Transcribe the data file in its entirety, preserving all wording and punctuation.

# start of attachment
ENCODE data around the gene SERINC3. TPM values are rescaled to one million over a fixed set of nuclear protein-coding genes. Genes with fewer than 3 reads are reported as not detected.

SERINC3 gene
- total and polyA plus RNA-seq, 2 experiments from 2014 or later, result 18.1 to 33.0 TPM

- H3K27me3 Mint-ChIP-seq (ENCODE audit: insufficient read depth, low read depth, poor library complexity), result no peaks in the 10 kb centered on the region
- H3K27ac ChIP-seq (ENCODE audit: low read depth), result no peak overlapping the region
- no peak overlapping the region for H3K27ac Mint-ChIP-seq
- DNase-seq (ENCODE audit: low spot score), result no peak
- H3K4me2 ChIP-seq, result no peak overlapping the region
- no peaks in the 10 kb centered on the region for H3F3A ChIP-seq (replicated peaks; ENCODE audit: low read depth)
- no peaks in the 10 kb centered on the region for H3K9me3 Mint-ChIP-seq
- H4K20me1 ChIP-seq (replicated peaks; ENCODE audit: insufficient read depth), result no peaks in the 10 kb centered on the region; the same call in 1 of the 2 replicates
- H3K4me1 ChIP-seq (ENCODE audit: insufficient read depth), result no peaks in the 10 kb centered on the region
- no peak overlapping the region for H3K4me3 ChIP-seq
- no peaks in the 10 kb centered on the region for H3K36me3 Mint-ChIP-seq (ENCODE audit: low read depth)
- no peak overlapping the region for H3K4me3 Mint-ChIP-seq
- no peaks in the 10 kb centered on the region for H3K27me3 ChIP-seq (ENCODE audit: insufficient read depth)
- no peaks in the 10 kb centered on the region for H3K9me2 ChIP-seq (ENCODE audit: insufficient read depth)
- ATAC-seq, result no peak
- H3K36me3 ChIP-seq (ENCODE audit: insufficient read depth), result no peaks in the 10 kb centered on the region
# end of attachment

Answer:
ENCODE data around the gene SERINC3. TPM values are rescaled to one million over a fixed set of nuclear protein-coding genes. Genes with fewer than 3 reads are reported as not detected.

SERINC3 gene
- total and polyA plus RNA-seq, 2 experiments from 2014 or later, result 18.1 to 33.0 TPM

- H3K27me3 Mint-ChIP-seq (ENCODE audit: insufficient read depth, low read depth, poor library complexity), result no peaks in the 10 kb centered on the region
- H3K27ac ChIP-seq (ENCODE audit: low read depth), result no peak overlapping the region
- no peak overlapping the region for H3K27ac Mint-ChIP-seq
- DNase-seq (ENCODE audit: low spot score), result no peak
- H3K4me2 ChIP-seq, result no peak overlapping the region
- no peaks in the 10 kb centered on the region for H3F3A ChIP-seq (replicated peaks; ENCODE audit: low read depth)
- no peaks in the 10 kb centered on the region for H3K9me3 Mint-ChIP-seq
- H4K20me1 ChIP-seq (replicated peaks; ENCODE audit: insufficient read depth), result no peaks in the 10 kb centered on the region; the same call in 1 of the 2 replicates
- H3K4me1 ChIP-seq (ENCODE audit: insufficient read depth), result no peaks in the 10 kb centered on the region
- no peak overlapping the region for H3K4me3 ChIP-seq
- no peaks in the 10 kb centered on the region for H3K36me3 Mint-ChIP-seq (ENCODE audit: low read depth)
- no peak overlapping the region for H3K4me3 Mint-ChIP-seq
- no peaks in the 10 kb centered on the region for H3K27me3 ChIP-seq (ENCODE audit: insufficient read depth)
- no peaks in the 10 kb centered on the region for H3K9me2 ChIP-seq (ENCODE audit: insufficient read depth)
- ATAC-seq, result no peak
- H3K36me3 ChIP-seq (ENCODE audit: insufficient read depth), result no peaks in the 10 kb centered on the region